Ta H.-A.,Plant Protection Research Institute PPRI | Nguyen D.-P.,Plant Protection Research Institute PPRI | Causse S.,IRD Montpellier | Nguyen T.-D.,IRD Montpellier | And 2 more authors.
Virus Genes | Year: 2013

Rice grassy stunt virus (RGSV, Tenuivirus) recently emerged on rice in Vietnam, causing high yield losses during 2006-2009. The genetic diversity of RGSV is poorly documented. In this study, the two genes encoded by each ambisense segment RNA3 and RNA5 of RGSV isolates from six provinces of South Vietnam were sequenced. P3 and Pc3 (RNA3) have unknown function, P5 (RNA5) encodes the putative silencing suppressor, and Pc5 (RNA5) encodes the nucleocapsid protein (N). The sequences of 17 Vietnamese isolates were compared with reference isolates from North and South Philippines. The average nucleotide diversity among the isolates was low. We confirmed a higher variability of RNA3 than RNA5 and Pc3 than P3. No relationships between the genetic diversity and the geographic distribution of RGSV isolates could be ascertained, likely because of the long-distance migration of the insect vector. This data will contribute to a better understanding on the RGSV epidemiology in South Vietnam, a prerequisite for further management of the disease and rice breeding for resistance. © 2012 Springer Science+Business Media New York. Source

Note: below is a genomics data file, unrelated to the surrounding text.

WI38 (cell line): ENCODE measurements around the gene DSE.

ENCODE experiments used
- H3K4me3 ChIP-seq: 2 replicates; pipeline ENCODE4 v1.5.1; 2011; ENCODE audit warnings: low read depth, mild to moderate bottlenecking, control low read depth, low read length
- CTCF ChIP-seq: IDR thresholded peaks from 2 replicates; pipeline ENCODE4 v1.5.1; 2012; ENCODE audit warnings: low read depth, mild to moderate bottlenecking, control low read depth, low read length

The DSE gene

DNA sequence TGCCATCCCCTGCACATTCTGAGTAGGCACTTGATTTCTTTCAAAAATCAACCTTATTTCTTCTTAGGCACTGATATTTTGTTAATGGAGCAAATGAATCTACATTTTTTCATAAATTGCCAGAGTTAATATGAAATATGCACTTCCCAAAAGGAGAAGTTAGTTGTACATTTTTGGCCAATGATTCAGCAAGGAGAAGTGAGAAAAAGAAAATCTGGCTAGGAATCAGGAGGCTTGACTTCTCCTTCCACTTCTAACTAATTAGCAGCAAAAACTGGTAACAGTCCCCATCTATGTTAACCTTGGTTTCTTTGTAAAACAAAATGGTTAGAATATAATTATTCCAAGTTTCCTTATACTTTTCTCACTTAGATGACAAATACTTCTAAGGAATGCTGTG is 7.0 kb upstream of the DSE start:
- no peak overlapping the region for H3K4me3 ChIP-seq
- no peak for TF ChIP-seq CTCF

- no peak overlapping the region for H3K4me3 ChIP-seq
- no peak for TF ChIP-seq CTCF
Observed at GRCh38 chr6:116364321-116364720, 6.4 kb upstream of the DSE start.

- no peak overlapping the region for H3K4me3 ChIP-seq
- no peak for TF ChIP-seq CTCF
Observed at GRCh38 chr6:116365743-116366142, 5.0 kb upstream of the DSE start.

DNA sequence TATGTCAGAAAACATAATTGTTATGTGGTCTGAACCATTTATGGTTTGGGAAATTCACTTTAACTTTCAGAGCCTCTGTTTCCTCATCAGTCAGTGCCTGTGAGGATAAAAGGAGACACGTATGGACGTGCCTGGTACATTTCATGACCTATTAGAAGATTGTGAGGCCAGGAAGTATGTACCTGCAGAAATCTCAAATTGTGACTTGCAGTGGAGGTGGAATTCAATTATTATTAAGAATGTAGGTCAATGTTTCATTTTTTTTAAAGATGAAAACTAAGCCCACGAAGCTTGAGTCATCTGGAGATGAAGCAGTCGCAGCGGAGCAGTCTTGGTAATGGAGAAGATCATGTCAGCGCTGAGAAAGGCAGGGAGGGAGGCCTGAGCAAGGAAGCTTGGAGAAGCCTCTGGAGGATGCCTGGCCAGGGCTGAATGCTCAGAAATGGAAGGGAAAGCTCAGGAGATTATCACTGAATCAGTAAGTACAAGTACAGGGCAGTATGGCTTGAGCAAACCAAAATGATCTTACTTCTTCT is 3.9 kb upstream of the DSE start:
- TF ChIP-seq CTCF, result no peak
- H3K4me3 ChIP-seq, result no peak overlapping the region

Goodall J.M.,University of Witwatersrand | Goodall J.M.,Plant Protection Research Institute PPRI | Witkowski E.T.F.,University of Witwatersrand
Weed Research | Year: 2014